Australian economist Sean Turnell has been charged along with Myanmar’s ousted leader Aung San Suu Kyi with breaching the country’s official secrets act and faces a prison term if found guilty.
Khin Maung Zaw, the senior lawyer representing Suu Kyi, told The Sydney Morning Herald and The Age on Thursday night that Turnell, an adviser to Suu Kyi, was charged on March 25 in East Yangon District Court. Suu Kyi and three of the ministers from her government were also charged under the colonial-era act, he said.
The lawyer said Turnell and Suu Kyi were charged under section 3.1C of the Burma Official Secrets Act. It refers to the collecting, publishing or distributing against the interests of the state of “any secret official code or password, or any sketch, plan, model, article or note or other document or information which is calculated to be or might be or is intended to be, directly or indirectly, useful to an enemy”.
It is punishable with a prison term of up to three years or, in the case of naval, military or air force affairs of the state, up to 14 years.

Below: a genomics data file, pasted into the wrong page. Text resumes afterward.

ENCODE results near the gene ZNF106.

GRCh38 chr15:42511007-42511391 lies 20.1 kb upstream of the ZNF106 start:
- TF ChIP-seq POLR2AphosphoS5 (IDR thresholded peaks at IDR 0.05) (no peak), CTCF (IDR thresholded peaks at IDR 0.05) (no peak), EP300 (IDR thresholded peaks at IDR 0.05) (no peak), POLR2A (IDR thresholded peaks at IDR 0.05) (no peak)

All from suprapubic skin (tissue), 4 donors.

Khin Maung Zaw said “all five of them were charged under the same section” and that he would be defending Turnell and the three ministers as well as Suu Kyi, who was already facing a string of other charges.
Turnell, who was devising reform of Myanmar’s banking processes, was accused on state television last month of trying to flee the country with secret government financial information but the lawyer said he had not been given the details of the allegations being made by prosecutors against the Sydney-based academic.
“We haven’t go that information because we haven’t officially been appointed as his lawyers yet and we cannot look at the papers of that case,” he said.
“Three senior lawyers and two junior lawyers from Yangon will represent those five.”